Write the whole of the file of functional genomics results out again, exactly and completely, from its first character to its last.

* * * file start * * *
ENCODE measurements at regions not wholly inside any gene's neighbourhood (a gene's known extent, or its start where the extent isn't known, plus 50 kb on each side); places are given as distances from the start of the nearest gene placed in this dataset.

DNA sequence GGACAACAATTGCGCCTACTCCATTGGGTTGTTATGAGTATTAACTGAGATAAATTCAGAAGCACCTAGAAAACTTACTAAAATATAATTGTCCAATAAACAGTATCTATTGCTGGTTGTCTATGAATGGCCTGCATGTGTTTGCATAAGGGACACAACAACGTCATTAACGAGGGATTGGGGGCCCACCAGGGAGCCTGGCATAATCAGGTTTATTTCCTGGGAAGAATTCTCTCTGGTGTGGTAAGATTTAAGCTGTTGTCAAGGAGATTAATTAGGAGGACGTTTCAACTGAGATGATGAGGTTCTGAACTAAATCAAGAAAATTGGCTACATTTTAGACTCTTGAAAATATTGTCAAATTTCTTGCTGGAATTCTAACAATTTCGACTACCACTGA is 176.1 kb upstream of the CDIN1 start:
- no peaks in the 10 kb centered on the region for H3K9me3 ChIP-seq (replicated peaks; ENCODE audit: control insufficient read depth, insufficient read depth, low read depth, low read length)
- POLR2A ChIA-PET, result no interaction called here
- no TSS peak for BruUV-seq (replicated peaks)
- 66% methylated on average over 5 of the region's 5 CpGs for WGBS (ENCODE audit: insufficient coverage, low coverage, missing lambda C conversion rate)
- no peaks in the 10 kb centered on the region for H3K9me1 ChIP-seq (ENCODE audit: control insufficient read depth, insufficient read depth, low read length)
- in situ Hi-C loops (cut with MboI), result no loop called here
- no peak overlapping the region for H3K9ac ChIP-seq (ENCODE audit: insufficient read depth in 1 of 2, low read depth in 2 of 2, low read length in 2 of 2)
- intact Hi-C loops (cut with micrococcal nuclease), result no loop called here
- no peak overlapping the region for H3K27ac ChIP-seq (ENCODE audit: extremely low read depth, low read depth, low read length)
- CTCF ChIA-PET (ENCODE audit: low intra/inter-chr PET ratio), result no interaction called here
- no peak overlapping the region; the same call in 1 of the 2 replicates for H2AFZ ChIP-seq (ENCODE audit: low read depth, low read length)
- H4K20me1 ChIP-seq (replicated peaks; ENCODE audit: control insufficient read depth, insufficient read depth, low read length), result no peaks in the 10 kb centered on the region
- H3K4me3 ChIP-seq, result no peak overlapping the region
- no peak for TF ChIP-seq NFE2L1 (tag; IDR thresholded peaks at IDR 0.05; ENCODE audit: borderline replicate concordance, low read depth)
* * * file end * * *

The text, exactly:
ENCODE measurements at regions not wholly inside any gene's neighbourhood (a gene's known extent, or its start where the extent isn't known, plus 50 kb on each side); places are given as distances from the start of the nearest gene placed in this dataset.

DNA sequence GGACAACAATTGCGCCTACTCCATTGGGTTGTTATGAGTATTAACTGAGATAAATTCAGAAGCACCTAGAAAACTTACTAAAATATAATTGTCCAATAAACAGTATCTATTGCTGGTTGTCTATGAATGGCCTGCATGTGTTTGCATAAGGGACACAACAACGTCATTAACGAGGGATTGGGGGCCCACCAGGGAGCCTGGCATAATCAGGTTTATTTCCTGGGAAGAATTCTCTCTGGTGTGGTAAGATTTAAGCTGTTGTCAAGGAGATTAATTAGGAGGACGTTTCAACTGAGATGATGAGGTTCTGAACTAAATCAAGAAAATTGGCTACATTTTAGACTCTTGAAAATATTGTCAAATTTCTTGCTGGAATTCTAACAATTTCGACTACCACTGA is 176.1 kb upstream of the CDIN1 start:
- no peaks in the 10 kb centered on the region for H3K9me3 ChIP-seq (replicated peaks; ENCODE audit: control insufficient read depth, insufficient read depth, low read depth, low read length)
- POLR2A ChIA-PET, result no interaction called here
- no TSS peak for BruUV-seq (replicated peaks)
- 66% methylated on average over 5 of the region's 5 CpGs for WGBS (ENCODE audit: insufficient coverage, low coverage, missing lambda C conversion rate)
- no peaks in the 10 kb centered on the region for H3K9me1 ChIP-seq (ENCODE audit: control insufficient read depth, insufficient read depth, low read length)
- in situ Hi-C loops (cut with MboI), result no loop called here
- no peak overlapping the region for H3K9ac ChIP-seq (ENCODE audit: insufficient read depth in 1 of 2, low read depth in 2 of 2, low read length in 2 of 2)
- intact Hi-C loops (cut with micrococcal nuclease), result no loop called here
- no peak overlapping the region for H3K27ac ChIP-seq (ENCODE audit: extremely low read depth, low read depth, low read length)
- CTCF ChIA-PET (ENCODE audit: low intra/inter-chr PET ratio), result no interaction called here
- no peak overlapping the region; the same call in 1 of the 2 replicates for H2AFZ ChIP-seq (ENCODE audit: low read depth, low read length)
- H4K20me1 ChIP-seq (replicated peaks; ENCODE audit: control insufficient read depth, insufficient read depth, low read length), result no peaks in the 10 kb centered on the region
- H3K4me3 ChIP-seq, result no peak overlapping the region
- no peak for TF ChIP-seq NFE2L1 (tag; IDR thresholded peaks at IDR 0.05; ENCODE audit: borderline replicate concordance, low read depth)